There is no mistaking Shams a-Din Aazem’s disability. His torso is deformed and rigid and inclines to one side. His arms are as skinny as matches. His face is ashen. Though his intellect is unimpaired, his manner of speech is quiet and strained. His face is anguished. He sits down with difficulty, stands up with difficultly and moves about with difficulty because of his physical adversities and his thin build.

It’s difficult, almost impossible, to imagine a soldier would dare arrest a teen in his condition, to cuff his hands behind his back, or to shove and possibly kick him. It is no less difficult to imagine this boy throwing stones at soldiers, or at anything. He’s likely incapable of picking up a stone, let alone hurling one. But the Israeli soldiers, who never see the Palestinians they encounter as human beings, are also incapable of identifying a disabled person. Disabilities are associated with human beings – not with Palestinians.

He’s 17, and he lost his mother to brain cancer in 2017. His father finds occasional work in the area where they live. They are six sons and a daughter in the village of Qaryut in the central West Bank. Because of his condition, Shams has been idle since he left school in the 10th grade. He was only four when cancer first afflicted him, in the form of a malignant tumor in his spinal cord. Since then, he has undergone treatment at the King Hussein Cancer Center in Amman, at the An-Najah National University Hospital in Nablus and at Augusta Victoria Hospital in East Jerusalem. Today, 13 years after the disease was diagnosed, he continues to undergo oral chemotherapy and is required to visit a hospital once a month.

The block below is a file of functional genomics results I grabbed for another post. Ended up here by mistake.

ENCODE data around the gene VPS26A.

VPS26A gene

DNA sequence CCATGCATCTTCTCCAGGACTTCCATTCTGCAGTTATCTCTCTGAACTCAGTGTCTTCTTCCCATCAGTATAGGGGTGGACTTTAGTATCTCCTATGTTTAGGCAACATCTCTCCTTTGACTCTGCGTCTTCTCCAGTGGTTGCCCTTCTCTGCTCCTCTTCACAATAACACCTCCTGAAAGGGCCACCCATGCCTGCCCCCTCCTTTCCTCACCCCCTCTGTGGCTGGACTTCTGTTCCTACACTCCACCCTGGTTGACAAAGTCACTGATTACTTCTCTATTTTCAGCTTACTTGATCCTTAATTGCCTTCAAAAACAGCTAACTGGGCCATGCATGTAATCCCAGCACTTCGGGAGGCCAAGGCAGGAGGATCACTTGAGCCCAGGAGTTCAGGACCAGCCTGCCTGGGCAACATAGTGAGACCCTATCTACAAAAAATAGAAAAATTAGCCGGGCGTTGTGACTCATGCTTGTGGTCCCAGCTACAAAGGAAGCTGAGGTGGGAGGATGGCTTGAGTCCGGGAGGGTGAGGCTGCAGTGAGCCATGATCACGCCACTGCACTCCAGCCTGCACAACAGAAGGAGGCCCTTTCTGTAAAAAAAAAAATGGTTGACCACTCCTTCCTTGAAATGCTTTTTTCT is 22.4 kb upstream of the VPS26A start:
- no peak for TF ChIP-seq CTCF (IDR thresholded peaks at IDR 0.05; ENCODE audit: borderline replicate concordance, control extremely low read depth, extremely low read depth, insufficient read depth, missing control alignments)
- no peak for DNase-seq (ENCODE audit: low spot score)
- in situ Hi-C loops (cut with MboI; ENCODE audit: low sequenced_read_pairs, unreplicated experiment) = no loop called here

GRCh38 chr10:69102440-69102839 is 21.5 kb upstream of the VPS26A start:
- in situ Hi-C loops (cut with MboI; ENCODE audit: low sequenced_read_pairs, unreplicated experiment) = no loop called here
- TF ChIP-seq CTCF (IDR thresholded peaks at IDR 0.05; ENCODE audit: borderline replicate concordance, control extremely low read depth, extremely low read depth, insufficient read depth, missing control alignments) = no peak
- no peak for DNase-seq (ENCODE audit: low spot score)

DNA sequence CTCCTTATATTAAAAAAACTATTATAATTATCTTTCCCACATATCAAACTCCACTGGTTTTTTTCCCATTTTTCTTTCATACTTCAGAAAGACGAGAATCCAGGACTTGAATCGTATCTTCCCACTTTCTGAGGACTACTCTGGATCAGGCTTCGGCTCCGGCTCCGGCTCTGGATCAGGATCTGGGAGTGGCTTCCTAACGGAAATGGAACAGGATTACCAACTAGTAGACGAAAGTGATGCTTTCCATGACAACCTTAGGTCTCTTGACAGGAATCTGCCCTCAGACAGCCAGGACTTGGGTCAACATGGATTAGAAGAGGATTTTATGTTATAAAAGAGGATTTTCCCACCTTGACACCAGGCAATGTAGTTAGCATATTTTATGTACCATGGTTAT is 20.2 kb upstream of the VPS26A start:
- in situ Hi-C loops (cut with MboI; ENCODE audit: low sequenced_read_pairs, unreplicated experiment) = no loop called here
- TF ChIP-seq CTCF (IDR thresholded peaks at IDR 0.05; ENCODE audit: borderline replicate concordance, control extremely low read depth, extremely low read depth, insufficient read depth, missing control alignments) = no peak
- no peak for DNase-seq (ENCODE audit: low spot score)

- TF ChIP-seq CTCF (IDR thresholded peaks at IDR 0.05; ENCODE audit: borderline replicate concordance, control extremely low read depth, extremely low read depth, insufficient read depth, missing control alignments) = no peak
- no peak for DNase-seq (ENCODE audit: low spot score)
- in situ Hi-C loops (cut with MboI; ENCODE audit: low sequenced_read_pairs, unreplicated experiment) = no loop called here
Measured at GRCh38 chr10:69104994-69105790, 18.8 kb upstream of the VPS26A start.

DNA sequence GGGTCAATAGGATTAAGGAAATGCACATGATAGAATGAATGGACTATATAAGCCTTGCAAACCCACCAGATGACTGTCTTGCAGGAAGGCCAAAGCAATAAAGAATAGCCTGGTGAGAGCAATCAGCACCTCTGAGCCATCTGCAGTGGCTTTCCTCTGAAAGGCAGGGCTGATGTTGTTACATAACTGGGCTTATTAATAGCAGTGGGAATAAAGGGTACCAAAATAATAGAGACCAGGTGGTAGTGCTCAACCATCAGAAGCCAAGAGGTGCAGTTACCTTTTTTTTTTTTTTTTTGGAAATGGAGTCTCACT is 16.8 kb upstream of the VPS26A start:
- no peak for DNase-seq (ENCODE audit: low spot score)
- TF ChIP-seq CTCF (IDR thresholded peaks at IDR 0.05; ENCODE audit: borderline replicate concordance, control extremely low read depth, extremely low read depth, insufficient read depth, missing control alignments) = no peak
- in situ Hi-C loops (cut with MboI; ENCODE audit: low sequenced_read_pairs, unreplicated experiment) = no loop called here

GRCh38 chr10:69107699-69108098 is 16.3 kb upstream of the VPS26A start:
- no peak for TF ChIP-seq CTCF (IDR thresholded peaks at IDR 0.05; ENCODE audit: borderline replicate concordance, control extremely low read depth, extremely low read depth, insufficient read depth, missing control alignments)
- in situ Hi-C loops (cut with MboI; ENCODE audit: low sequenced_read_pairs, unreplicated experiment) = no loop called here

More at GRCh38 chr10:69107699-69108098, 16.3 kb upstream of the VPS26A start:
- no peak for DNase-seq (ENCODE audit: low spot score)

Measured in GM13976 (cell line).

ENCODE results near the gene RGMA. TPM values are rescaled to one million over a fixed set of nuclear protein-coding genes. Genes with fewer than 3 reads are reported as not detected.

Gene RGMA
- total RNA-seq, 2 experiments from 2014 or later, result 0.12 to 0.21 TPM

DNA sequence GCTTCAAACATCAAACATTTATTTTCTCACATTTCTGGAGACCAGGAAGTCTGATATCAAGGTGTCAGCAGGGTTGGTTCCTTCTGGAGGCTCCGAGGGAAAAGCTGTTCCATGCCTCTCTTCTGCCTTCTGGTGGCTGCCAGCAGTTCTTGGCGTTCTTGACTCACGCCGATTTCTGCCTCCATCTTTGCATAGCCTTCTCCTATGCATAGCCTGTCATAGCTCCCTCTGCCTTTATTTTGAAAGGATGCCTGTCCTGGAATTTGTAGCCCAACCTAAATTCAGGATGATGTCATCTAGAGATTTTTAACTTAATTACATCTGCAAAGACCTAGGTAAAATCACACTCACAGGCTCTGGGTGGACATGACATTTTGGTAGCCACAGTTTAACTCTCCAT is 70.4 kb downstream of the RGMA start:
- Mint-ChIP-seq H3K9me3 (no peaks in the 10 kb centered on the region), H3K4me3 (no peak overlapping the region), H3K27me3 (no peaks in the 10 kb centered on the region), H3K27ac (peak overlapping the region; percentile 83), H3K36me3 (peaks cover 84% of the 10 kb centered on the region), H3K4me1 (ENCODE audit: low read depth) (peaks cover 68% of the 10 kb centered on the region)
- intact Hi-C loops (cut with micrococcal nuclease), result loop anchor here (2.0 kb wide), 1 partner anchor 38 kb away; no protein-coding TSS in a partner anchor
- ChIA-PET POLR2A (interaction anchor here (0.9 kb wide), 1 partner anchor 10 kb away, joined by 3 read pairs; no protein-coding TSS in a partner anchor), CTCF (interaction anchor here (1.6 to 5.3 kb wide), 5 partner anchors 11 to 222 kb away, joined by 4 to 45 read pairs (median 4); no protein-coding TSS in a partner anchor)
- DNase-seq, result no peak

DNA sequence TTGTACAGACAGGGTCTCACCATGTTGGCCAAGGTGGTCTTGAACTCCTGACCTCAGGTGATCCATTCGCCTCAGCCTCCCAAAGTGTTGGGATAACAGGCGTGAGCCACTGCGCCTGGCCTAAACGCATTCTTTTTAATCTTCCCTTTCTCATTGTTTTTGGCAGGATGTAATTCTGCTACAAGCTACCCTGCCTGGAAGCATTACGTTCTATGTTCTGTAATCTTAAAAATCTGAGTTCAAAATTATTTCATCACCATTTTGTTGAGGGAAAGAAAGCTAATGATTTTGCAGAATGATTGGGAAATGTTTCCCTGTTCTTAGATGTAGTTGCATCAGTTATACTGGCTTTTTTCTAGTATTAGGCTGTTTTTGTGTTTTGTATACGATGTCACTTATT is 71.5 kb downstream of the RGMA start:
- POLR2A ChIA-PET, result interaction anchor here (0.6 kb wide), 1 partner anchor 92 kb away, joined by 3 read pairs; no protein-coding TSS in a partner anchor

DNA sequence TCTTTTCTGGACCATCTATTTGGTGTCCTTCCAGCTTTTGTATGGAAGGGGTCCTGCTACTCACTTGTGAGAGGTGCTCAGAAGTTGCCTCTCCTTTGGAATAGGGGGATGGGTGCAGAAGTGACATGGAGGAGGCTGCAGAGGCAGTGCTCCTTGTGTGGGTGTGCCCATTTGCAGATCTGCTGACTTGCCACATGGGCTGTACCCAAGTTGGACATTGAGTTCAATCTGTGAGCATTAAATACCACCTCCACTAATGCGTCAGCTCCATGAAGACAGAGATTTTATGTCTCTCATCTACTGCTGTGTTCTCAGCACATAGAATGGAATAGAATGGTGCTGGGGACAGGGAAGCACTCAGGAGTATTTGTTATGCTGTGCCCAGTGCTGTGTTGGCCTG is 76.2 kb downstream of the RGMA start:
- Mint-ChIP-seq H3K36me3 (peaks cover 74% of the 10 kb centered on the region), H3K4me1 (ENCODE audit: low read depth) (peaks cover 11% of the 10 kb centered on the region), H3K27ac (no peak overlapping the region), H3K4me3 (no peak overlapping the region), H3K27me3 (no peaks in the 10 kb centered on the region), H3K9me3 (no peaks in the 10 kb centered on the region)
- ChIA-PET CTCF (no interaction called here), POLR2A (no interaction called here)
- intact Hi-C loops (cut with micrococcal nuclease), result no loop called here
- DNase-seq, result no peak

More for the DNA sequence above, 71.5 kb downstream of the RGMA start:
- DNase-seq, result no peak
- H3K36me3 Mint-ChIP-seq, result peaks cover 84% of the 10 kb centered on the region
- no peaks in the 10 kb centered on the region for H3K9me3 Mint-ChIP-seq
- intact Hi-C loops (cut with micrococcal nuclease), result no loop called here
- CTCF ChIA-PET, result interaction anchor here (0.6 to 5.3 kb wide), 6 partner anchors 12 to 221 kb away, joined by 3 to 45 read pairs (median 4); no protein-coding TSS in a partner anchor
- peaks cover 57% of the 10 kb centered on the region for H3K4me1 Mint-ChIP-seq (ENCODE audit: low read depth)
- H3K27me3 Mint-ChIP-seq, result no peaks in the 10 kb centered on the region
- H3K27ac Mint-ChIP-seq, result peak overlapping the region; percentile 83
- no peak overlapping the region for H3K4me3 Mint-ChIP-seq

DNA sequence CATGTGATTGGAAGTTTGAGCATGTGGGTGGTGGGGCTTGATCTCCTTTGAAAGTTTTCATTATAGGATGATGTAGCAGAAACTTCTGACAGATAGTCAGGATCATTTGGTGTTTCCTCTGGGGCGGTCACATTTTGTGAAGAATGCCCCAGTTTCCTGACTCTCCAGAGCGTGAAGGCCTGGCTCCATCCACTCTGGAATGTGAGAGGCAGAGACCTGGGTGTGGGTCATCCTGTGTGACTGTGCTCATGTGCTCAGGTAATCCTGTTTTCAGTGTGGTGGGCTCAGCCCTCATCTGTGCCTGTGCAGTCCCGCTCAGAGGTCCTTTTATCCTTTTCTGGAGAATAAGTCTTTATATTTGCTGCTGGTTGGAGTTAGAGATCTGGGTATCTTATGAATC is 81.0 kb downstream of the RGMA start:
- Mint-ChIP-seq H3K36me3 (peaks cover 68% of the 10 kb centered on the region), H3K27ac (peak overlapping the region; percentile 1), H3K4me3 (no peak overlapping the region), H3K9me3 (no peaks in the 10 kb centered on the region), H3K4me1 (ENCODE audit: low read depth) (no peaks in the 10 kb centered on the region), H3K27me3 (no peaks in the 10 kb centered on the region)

His father was compelled to bring his medication to the soldiers who handcuffed his son in order to prove to them that Shams is a cancer patient. The troops showed it to a physician or an army paramedic and only then were they persuaded that the teen is ill. To their utter shame, his gaunt and debilitated appearance wasn’t enough for them.

On Friday, April 1, Shams and two friends went to the southern part of their village, where there is a spectacular view of fields in the valley below. Qaryut is one of the most suffocated villages in the West Bank – surrounded on all sides by the wild settler outposts of the Shiloh Valley, which are strangling the village and seizing control of its remaining lands. The village’s leaders say that Qaryut has already lost more than 16,000 dunams (4,000 acres) of the 22,000 dunams of the land it possessed in 1967. The village’s population has declined from 10,000 at that time to only 3,000 inhabitants today. Many emigrated because the village was being hemmed in on all sides.